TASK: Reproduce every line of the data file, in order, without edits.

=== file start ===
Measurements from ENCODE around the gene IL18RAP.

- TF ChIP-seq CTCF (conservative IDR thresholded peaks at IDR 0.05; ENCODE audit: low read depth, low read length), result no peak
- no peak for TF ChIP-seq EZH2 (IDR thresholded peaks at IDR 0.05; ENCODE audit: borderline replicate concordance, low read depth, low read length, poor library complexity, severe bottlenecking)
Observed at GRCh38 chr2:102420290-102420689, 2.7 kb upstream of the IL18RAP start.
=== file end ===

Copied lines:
Measurements from ENCODE around the gene IL18RAP.

- TF ChIP-seq CTCF (conservative IDR thresholded peaks at IDR 0.05; ENCODE audit: low read depth, low read length), result no peak
- no peak for TF ChIP-seq EZH2 (IDR thresholded peaks at IDR 0.05; ENCODE audit: borderline replicate concordance, low read depth, low read length, poor library complexity, severe bottlenecking)
Observed at GRCh38 chr2:102420290-102420689, 2.7 kb upstream of the IL18RAP start.